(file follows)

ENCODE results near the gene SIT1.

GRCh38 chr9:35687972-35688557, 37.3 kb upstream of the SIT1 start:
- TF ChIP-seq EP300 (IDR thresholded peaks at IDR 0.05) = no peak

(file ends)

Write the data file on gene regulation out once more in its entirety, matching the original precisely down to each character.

ENCODE results near the gene SIT1.

GRCh38 chr9:35687972-35688557, 37.3 kb upstream of the SIT1 start:
- TF ChIP-seq EP300 (IDR thresholded peaks at IDR 0.05) = no peak